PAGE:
Since that January morning, I have discovered that Neil King is a gifted writer and exceptional intellect. He must have been that unusual guy in college who operated in a different reality, the one who couldn’t fathom a secure, pedestrian life, the type of student for whom schoolwork and struggle are disassociated terms, the free spirit who quits college to work his way around the world and begins by buying a one-way bus ticket to Laredo because he likes the sound of it.
Along the way Neil spent a month in Sri Lanka in a Buddhist monastery but couldn’t get with the program. Later, he went off to Eastern Europe as the Iron Curtain was falling with no real job prospects and landed on his feet as a reporter. With that Kerouacian training, Neil ended up at the most traditionally conservative, buttoned-down newspaper in America writing this trenchant lead sentence in the Journal’s lead story on September 12, 2001, that led to a Pulitzer: “By successfully attacking the most prominent symbols of American power—Wall Street and the Pentagon—terrorists have wiped out any remaining illusions that America is safe from mass organized violence.”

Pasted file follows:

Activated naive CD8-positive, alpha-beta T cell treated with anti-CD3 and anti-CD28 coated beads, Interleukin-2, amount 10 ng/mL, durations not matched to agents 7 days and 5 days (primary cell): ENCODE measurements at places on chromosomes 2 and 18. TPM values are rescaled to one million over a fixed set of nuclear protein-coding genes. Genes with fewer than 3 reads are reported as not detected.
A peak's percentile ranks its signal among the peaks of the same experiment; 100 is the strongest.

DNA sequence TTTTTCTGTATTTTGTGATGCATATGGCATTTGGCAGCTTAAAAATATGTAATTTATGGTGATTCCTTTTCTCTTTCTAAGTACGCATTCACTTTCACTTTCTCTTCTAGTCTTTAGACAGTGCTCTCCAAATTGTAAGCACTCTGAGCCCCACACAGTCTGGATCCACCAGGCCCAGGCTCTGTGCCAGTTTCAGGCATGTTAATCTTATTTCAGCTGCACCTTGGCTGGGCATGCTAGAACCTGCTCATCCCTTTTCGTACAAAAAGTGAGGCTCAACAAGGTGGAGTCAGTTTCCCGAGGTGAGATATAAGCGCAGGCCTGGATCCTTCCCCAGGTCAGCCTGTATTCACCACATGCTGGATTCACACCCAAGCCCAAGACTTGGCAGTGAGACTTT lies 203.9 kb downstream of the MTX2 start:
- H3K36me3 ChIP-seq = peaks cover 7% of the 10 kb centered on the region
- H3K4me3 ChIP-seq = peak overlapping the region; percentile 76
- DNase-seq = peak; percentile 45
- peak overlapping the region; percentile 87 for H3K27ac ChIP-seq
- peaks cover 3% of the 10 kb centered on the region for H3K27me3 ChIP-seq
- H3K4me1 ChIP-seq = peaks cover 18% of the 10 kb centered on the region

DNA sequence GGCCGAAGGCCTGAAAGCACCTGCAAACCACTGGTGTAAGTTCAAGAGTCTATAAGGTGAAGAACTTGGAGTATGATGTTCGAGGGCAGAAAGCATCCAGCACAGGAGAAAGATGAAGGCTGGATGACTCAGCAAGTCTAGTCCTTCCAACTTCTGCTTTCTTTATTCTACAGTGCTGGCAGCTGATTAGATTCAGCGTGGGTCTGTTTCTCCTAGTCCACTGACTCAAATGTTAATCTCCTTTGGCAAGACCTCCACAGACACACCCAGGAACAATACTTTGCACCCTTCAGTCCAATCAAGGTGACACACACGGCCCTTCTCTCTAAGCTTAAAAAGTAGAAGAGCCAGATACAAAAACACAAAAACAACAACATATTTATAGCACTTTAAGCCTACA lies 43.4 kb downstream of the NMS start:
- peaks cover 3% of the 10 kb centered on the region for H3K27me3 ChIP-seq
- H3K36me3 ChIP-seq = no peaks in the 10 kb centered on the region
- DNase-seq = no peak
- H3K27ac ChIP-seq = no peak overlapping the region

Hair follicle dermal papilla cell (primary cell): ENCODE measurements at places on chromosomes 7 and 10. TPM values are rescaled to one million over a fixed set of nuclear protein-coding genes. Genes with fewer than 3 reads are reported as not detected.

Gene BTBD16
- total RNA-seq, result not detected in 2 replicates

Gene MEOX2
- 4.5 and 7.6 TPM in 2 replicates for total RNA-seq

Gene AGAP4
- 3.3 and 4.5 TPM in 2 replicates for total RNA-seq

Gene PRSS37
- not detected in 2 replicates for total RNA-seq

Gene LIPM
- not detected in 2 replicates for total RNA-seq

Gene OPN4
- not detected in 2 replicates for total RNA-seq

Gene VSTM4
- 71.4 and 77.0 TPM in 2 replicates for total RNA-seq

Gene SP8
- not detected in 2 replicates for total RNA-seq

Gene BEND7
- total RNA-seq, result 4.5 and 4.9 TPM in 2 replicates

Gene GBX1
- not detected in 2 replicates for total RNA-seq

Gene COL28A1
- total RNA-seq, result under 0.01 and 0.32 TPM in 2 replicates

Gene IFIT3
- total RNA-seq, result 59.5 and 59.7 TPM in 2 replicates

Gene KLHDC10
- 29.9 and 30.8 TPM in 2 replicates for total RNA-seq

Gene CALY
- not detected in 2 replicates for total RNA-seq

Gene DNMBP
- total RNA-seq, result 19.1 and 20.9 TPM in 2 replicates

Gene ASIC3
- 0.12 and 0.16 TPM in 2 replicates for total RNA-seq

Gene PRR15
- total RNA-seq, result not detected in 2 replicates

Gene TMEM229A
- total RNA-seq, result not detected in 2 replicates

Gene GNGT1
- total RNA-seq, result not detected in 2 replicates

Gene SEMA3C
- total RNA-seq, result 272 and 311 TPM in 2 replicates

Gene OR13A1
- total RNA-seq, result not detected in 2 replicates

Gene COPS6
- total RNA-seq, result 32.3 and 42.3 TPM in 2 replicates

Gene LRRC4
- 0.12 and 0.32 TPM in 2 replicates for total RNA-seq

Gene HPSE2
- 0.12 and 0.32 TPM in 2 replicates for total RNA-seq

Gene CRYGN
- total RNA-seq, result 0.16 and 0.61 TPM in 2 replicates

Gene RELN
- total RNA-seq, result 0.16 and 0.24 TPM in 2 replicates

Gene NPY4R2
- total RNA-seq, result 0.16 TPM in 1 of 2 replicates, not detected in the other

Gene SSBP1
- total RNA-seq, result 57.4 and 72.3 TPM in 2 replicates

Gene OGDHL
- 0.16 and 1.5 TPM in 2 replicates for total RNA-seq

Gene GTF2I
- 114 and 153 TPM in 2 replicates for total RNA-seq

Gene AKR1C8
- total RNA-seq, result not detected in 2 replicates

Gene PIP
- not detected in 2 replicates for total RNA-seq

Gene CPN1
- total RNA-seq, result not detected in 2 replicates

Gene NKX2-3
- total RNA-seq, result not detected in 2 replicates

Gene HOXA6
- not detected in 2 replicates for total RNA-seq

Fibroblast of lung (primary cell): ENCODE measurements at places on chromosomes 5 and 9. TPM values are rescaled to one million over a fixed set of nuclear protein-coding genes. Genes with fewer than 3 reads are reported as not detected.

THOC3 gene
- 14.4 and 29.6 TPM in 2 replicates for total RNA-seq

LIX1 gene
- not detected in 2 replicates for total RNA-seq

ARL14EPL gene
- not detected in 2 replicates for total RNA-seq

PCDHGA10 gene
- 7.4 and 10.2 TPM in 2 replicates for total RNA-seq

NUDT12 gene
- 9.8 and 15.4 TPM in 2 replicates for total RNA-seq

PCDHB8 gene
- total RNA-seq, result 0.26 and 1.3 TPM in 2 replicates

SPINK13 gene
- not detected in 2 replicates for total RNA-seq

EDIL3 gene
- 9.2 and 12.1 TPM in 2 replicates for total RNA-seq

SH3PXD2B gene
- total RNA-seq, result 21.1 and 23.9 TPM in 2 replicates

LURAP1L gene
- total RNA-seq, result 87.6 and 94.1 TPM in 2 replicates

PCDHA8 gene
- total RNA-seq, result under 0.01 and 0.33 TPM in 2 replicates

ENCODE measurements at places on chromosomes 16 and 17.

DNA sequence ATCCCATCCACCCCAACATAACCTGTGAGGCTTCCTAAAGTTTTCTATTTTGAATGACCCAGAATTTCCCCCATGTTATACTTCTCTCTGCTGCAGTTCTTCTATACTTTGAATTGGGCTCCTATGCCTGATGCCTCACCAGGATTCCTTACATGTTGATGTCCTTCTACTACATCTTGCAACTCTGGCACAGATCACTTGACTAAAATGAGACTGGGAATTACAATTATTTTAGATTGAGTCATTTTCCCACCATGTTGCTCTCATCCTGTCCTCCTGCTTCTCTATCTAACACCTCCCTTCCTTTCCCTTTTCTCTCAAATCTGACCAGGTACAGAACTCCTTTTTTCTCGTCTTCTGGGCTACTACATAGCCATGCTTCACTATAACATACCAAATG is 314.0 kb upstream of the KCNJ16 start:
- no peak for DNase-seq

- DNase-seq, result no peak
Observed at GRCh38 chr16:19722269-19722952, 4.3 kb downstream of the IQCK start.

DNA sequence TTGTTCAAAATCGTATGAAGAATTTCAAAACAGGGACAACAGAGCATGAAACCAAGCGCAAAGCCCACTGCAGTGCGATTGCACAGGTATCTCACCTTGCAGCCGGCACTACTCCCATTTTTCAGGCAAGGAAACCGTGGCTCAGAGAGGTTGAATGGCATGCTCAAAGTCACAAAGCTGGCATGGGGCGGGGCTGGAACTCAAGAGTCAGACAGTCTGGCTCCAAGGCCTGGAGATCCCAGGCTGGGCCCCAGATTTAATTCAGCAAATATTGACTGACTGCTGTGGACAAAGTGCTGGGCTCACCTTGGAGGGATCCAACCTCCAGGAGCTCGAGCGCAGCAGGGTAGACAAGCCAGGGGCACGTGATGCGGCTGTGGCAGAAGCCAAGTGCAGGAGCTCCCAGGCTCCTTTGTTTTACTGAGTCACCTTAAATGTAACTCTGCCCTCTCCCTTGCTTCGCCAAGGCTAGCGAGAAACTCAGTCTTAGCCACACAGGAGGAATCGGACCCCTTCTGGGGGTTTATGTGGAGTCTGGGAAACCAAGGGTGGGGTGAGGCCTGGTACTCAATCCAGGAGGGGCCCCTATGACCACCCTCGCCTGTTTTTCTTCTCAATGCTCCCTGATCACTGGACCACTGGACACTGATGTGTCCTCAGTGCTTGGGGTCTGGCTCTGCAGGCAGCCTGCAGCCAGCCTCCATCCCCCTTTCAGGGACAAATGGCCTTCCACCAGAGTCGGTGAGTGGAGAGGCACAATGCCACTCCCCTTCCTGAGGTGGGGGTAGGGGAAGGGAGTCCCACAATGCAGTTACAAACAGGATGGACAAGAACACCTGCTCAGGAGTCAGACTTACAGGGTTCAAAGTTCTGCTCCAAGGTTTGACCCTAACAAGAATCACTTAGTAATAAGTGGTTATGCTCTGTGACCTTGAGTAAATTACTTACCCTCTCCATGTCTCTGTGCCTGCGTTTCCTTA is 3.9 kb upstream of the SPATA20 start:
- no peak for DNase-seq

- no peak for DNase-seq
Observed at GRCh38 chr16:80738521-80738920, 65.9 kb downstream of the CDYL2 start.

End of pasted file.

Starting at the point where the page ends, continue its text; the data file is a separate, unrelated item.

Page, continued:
There is a reason I heard a raspy voice that morning. A tick had nailed Neil with Lyme disease, and the man with the FM radio voice lost one of his vocal cords. His immune system had been compromised because of two excruciating bouts with cancer for which the initial prognosis was not good, terrible actually, yet Neil now brims with life, energy and yes, gratitude. He is, as he writes, not in the clear but in a “wide clearing with the forest too far away to see.” Speaking the language of the New Testament, he testifies that his “cleansing began the morning a doctor first uttered the word “cancer” and the trees on the way home impressed me as trees had never before.” His walk of renewal taught him “to bear witness in the most fundamental way. To marvel and behold. To take it in. To be present in a way that tilts toward rapture.”